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Female deejay Sekklez proud of accomplishments | Entertainment


Talking about successes is often seen as hype but for recording artiste Sekklez, sharing her accomplishments is motivation, and she wants recognition for her contribution to Jamaica’s dancehall space.

No matter how small, she told THE WEEKEND STAR, “I feel proud of what I have gained.”

“I knew there was always going to be challenges whether I chose to record music, to be an accountant or play sports. But the key is to put yourself into the work. There are times when I feel I must give up but I say to myself, ‘you can’t stop there’,” Sekklez continued.

She is the self-proclaimed ‘Ghetto Queen’ and for her, graduating high school, completing a production and getting a song played by a selector, whether in the streets or on radio, are major accomplishments “as everything is part of the journey”. While the Waterford-based artiste started taking a serious approach to her recording career five years ago, her music is only now getting picked up on radar. Sekklez, given name Reina Butler, explained that she once went by the name Sekkle Down Wendy.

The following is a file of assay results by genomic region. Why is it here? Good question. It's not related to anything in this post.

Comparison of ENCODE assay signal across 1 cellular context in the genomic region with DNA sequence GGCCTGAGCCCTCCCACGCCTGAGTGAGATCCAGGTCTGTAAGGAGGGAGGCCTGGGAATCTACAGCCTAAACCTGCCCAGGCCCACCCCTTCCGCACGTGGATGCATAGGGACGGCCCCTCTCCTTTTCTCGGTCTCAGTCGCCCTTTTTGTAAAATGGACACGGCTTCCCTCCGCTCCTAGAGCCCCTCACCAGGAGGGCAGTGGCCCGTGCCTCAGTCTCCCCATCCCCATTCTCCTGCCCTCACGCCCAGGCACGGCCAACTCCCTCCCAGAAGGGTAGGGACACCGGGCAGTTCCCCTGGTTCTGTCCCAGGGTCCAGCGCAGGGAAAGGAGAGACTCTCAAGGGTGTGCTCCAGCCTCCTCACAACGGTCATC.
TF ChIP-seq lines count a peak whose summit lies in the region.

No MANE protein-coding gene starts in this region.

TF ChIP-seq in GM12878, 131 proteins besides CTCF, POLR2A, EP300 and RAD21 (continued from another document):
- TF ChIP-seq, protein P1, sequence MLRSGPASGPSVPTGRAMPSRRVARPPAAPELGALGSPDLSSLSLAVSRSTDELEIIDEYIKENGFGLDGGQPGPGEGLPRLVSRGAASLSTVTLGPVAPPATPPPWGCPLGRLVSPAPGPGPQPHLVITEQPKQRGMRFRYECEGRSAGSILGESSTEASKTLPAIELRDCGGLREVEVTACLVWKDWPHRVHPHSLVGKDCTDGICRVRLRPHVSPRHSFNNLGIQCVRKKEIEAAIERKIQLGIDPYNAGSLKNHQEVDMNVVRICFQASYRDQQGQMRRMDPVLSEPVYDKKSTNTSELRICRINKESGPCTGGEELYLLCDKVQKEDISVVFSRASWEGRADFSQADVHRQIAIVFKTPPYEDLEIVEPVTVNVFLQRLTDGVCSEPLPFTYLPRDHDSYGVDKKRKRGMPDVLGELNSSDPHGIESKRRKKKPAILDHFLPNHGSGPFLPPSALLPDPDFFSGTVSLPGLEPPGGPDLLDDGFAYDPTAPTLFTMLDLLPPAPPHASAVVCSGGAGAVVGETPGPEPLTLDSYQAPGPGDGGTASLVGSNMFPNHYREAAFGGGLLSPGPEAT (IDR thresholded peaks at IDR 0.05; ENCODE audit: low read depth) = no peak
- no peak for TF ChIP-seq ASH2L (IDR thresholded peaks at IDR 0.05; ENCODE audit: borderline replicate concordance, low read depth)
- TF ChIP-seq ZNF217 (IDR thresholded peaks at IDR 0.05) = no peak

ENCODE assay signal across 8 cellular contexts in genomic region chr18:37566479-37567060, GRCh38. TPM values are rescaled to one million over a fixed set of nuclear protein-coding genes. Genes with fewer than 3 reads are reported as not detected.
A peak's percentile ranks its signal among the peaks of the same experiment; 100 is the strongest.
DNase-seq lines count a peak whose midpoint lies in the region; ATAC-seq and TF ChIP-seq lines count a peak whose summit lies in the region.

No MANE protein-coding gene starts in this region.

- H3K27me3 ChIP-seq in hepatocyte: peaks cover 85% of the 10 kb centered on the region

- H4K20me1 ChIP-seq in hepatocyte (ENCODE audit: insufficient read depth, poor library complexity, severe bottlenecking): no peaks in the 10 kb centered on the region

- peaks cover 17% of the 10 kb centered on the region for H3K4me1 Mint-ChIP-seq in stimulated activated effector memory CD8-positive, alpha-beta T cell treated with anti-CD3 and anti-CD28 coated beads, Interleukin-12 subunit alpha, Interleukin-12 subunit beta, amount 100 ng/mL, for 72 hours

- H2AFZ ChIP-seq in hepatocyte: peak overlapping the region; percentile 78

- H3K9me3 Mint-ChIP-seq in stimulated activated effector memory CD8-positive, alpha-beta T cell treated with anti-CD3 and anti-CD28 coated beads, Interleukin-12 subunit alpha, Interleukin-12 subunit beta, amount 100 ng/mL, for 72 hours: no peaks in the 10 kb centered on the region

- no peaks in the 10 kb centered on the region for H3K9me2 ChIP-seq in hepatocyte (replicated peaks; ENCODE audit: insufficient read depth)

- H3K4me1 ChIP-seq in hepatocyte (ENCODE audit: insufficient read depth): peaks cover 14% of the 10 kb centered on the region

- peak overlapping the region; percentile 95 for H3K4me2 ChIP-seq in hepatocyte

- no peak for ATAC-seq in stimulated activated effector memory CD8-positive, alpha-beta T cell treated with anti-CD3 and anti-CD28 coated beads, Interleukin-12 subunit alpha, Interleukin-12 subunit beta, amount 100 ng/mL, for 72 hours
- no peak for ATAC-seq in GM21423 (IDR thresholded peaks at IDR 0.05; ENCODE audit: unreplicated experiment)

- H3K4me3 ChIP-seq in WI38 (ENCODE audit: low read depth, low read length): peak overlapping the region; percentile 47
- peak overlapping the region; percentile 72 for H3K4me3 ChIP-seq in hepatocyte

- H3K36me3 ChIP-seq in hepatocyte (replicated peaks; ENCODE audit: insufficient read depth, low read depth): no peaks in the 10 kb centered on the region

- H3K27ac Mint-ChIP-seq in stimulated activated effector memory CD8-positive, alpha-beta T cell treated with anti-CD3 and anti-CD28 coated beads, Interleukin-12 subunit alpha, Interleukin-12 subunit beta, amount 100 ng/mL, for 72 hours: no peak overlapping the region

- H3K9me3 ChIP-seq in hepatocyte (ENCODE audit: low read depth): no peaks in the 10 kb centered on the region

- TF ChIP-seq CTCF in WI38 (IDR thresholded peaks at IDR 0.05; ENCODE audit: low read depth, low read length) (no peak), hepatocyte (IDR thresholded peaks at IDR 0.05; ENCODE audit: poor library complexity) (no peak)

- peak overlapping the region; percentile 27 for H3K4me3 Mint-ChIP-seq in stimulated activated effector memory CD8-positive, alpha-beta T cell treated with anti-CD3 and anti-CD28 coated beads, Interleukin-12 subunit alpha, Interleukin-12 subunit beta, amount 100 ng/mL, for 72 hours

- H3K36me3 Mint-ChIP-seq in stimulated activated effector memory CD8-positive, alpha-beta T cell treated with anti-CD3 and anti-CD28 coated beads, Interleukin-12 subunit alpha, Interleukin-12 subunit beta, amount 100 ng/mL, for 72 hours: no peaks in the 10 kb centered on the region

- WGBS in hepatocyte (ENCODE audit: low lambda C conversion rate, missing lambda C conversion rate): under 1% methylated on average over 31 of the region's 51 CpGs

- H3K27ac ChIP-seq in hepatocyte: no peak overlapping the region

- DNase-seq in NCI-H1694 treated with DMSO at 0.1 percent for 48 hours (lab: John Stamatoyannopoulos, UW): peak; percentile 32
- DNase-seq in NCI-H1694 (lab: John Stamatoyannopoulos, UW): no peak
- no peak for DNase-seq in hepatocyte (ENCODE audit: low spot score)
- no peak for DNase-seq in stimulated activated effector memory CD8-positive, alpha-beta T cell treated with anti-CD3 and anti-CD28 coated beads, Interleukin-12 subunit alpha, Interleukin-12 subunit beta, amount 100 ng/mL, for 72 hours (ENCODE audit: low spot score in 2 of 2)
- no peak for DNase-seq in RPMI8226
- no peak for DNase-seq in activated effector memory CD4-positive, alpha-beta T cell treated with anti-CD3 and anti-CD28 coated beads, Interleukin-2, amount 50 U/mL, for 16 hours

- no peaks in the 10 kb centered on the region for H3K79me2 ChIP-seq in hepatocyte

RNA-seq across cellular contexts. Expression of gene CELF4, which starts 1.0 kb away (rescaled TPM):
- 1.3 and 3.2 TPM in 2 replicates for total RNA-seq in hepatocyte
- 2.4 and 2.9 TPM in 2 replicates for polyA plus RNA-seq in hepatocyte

“I recorded a few songs, like Sekkle Down Wid and Independent Girl and that was fun. But distribution companies always had something to say about the length of my name at that time,” said the singjay, adding that she’s made a few changes to her brand and her sound has also matured. “Now, I’m known for my colourful spiral rods because I’m always wearing them, and as an artiste hailing from Kingston 13, I represent the ghetto girls and ghetto people overall.”

She said that her latest releases, Girl Hot Now and Woiie, are a testament to where she is coming from and where she is going. Both have garnered more than 10,000 streams on Audiomack, with Woiie making it to number 31 on the Israel Reggae Charts.

“If for these two songs alone, I’m a very proud singjay and I’m overwhelmed about the feedback because it shows people are listening to my music now. The stats are growing, and as a young artiste or a new person on the scene, you know how it is… I’m just thankful,” she said.

Sekklez said persons are too judgemental of the journeys of others, and she would like to help change that with her music.

“I see persons upgraded from certain things in life, and seeing others out there struggling and criticising, not remembering it’s the same place they coming from,” Sekklez said. “I’m not the type of girl to judge others for where they are in their life, some people reach faster than some.”



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